Common Heart Conditions Explained

The Most Common Heart Conditions Explained

The sad fact is that cardiovascular disease is the most common cause of death in the United States. In the U.S., over 60 million people suffer from one type of cardiovascular disease or another.

It’s a common mistake that people believe that there’s just one type of heart condition. Often, people believe it’s only a heart attack that might lead to a death or a long-term recovery program. That’s actually not true.

In this article, we cover a range of heart conditions from the most common ones to the slightly less common. We will explain them in broad detail to get a basic understanding of what the differences are and if there are things you can do to avoid them, or help get the right treatment should you suffer from them.

Most Common Heart Conditions Explained

Coronary Artery Disease

Coronary artery disease is the most common heart condition that affects around 14 million Americans every year. The disease may seem like it comes on suddenly, but it’s actually one of the slowest developing. It is primarily caused by plaque buildup in the arteries that lead to the heart itself.

The arteries begin their life with smooth surfaces and are flexible like a piece of rubber or elastic. However, over time, their interior gets covered with plaque which changes them into less flexible passageways and with slimmer avenues for blood to get to and from the heart. When the blood gets too insufficient for the heart muscle’s needs, the heart lacks the oxygen it requires to function.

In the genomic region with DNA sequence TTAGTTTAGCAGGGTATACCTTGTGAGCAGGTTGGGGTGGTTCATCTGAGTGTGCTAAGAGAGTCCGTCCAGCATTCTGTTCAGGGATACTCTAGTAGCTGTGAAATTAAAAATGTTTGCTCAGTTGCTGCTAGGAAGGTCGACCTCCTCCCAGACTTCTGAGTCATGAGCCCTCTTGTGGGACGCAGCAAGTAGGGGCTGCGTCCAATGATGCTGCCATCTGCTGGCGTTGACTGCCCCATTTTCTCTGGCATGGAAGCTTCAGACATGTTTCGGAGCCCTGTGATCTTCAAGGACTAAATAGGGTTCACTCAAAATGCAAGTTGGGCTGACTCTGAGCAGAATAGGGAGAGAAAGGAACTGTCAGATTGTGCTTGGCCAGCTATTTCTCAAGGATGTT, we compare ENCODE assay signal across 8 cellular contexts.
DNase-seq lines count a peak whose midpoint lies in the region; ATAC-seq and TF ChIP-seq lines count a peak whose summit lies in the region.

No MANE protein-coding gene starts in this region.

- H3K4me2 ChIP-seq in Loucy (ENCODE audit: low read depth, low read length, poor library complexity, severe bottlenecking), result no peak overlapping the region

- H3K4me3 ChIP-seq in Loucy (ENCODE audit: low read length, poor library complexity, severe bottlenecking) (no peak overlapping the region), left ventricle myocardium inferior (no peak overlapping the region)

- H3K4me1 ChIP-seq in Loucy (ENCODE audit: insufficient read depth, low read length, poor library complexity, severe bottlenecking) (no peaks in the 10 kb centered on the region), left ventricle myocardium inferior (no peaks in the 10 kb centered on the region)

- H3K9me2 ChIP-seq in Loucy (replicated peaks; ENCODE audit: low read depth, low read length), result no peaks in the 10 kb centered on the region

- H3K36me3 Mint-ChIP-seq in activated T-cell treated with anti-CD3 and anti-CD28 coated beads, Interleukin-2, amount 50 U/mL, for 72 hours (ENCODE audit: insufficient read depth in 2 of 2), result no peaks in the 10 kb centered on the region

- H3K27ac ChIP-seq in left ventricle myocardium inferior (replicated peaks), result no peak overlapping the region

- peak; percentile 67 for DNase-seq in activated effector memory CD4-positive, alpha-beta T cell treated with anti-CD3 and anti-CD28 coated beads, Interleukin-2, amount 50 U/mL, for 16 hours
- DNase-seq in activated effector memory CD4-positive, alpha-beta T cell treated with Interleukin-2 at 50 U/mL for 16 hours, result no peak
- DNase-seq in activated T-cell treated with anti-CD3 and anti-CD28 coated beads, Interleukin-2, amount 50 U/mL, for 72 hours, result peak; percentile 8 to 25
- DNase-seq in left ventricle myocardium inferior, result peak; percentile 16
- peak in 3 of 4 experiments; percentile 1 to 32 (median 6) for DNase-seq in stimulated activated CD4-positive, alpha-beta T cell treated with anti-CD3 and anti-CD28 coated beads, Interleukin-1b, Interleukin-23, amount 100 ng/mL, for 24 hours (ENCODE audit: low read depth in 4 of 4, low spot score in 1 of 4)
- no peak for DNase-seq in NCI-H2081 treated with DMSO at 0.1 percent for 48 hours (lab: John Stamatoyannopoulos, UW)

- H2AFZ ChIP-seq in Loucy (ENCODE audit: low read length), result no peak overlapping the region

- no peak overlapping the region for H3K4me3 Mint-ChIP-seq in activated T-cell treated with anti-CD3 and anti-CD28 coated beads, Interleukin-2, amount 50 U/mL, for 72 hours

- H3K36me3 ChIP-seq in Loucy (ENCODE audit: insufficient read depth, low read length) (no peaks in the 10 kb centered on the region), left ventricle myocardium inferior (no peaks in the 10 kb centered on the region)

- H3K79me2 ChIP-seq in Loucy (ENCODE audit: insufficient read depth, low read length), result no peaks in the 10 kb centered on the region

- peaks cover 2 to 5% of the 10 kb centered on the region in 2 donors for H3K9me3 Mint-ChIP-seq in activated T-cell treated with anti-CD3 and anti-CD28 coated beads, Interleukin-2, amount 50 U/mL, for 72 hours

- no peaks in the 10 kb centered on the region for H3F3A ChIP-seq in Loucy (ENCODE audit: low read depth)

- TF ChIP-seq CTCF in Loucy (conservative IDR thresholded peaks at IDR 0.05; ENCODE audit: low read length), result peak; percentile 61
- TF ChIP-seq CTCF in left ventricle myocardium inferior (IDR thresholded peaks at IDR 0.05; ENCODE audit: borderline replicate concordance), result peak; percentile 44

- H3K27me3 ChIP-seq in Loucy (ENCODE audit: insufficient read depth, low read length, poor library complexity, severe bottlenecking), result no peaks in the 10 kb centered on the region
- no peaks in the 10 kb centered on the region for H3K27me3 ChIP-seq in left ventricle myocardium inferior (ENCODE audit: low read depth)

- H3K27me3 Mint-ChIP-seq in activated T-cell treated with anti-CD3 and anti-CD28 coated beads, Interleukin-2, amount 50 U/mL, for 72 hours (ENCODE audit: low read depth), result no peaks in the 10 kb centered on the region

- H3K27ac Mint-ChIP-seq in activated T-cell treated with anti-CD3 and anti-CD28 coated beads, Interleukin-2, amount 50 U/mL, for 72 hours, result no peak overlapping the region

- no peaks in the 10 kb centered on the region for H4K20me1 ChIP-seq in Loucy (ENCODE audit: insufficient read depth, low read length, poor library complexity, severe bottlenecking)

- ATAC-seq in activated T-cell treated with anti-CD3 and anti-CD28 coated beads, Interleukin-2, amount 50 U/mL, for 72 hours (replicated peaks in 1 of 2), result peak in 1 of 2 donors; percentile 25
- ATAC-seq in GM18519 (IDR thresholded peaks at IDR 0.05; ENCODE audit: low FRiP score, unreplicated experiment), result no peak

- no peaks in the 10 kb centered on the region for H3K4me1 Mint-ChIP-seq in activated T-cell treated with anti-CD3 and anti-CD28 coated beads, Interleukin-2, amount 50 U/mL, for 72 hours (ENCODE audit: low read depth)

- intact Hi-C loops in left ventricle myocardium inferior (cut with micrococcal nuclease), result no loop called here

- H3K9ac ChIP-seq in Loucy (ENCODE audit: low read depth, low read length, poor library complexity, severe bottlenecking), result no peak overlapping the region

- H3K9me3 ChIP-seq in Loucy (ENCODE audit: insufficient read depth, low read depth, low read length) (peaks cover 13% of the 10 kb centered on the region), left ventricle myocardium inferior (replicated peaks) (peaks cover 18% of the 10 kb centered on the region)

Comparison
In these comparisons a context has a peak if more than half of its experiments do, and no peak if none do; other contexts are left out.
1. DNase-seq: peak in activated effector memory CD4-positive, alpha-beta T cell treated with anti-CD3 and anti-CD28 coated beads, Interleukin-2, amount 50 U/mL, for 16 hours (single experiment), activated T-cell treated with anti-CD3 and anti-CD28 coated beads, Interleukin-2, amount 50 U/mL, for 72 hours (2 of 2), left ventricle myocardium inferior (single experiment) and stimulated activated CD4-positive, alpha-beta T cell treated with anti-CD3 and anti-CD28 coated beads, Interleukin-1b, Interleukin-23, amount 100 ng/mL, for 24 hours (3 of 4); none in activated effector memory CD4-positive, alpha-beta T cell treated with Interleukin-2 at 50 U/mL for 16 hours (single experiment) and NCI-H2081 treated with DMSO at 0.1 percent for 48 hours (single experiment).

The plaque begins building at a tender age, however, it’s only when you reach adulthood that the buildup of plaque becomes more obvious. The walls begin to suffer because of it and can expand outwards. Excessive levels of bad cholesterol also don’t help. The problem is compounded when plaque gets sticky and links up with calcium, lipoproteins and inflamed cells which move within the blood to the arteries making matters worse. Should this occur, there is an increased risk of either a heart attack or a blood clotting problem.


A lack of blood flow and oxygen getting to the heart is a major risk to health. Sometimes, a new artery is grown by the body to help increase blood flow, but that doesn’t always happen. The greater the stress, the more oxygen in the blood is required which is often why being stressed is a risk of a heart problem.

Sometimes, a plaque buildup can break off and cause a major blockage of the artery which leads to a heart attack. Should a blood vessel that leads to the brain suffer a blood clot, a stroke (ischemic) may occur. Also, blood vessels in the brain can burst suddenly due to hypertension which can cause another type of stroke (hemorrhagic).

To check on how your heart is functioning, it’s useful to get an echocardiogram. You can read more here about what those are and how they can isolate potential heart conditions before they become more serious.

Heart Attacks

A heart attack is what people are most familiar with. This is when insufficient blood gets to the heart and it is then starved of oxygen. Nourishment of the heart muscle is continually needed otherwise it fails to function properly.